Do You Have Instagram-xiety?

By Jenn Rose Smith

Do You Have Instagram-xiety? | Camille StylesFrom the day I posted my first image of two air-brushed cowgirls on a truck tailgate, I’ve been hooked on instagram. I love the platform for it’s simplicity, hunt-ability, and intimate quality. For me, it’s primarily a vehicle of discovery. It’s where I found the Hotel Costes, the killer style of a lady named Sydney Ballesteros, the incredible eye of Andy Spade, and scored entrance to the Feast of St. Cecilia. At it’s best, instagram is a portal into hidden worlds of interesting people, places, and visual inspiration. At it’s worst, a catalyst for comparison and self-doubt.

No matter what group you’re running with online (moms who only do kid pics, selfie-happy millennials, or die-hard professional photographers) it seems like only one thing about insta is truly universal: those darned little numbers. All of a sudden our lives (and our selves) seem quantifiable. You’ve got 2k followers? Well she’s got 5. Your baby’s photo has 100 likes? Someone else’s has more. A lot more. It’s tempting for all of us to translate those numbers into some sort of truth. And that’s where we get into trouble. I can’t tell you how many friends have confided in me that looking at instagram is an increasingly upsetting experience for them. In those conversations I’m always tempted to defend my favorite little hobby and say, it doesn’t have to be that way!

For me, it all goes back to the simple thought: What’s popular isn’t always best. Allow me an example. If we’re going to measure everything by the masses, then I guess Titanic is one of the absolute greatest films of all time because hey, it killed at the box office. See what I mean? That logic is flawed. And sometimes only time and perspective can reveal it.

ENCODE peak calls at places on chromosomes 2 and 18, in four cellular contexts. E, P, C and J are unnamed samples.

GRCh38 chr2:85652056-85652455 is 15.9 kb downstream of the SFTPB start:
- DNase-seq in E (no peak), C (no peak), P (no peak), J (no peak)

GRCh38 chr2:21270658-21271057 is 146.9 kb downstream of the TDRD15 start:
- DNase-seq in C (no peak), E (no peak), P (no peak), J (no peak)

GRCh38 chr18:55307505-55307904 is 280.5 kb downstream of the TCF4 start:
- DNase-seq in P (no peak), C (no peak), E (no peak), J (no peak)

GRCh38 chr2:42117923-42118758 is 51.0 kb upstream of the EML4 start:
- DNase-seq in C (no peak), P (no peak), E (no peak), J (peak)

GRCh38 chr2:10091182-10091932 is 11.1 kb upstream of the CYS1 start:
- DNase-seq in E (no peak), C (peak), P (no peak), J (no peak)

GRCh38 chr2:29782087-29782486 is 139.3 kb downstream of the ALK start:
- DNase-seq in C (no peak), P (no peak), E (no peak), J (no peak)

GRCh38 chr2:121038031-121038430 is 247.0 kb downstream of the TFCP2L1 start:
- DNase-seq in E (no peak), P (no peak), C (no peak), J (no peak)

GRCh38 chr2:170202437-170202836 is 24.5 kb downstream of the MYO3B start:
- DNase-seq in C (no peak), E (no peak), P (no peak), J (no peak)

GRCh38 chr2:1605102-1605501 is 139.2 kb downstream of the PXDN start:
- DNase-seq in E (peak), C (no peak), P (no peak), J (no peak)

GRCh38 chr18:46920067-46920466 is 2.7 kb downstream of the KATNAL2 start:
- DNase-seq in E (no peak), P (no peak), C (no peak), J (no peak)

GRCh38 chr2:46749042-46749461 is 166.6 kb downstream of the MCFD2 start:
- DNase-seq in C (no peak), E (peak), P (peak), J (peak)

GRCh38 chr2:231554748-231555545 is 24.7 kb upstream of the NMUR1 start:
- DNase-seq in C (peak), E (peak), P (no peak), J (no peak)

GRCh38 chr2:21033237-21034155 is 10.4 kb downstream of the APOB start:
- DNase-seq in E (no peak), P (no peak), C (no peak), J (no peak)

As a culture, we don’t have much perspective yet on social media and it’s affect on us. But if this app is at all a mirror on our society, then there are some not-so-pleasant (if not entirely new) truths to be dealt with. 1: We like pretty people.  2: We like entire families of pretty people even more. But I would argue that those are just the lowest common denominators between us. And that some of us value sincerity, humor, intelligence, kindness and individuality even more. I know I do.

I’ve had friends who blew past me in terms of followers because they worked at it. They figured out the formula (bikes, shoes, flowers, repeat) and stuck with it. But I’m not tempted to follow that pattern, because it doesn’t interest me. I’d rather stay true to myself and use the platform to seek out new discoveries and experiment with creating images that are interesting to me, likes be damned. It doesn’t have to be a contest. I also would never feel obligated to follow someone whose content was upsetting to me in any way. I think those are the two practices that have kept instagram an overall positive experience for me.

How do you feel about the app? Does scrolling through your feed leave you feeling inspired or inadequate? We’re dying to know… do you have instagram-xiety?

featured image via petite blanche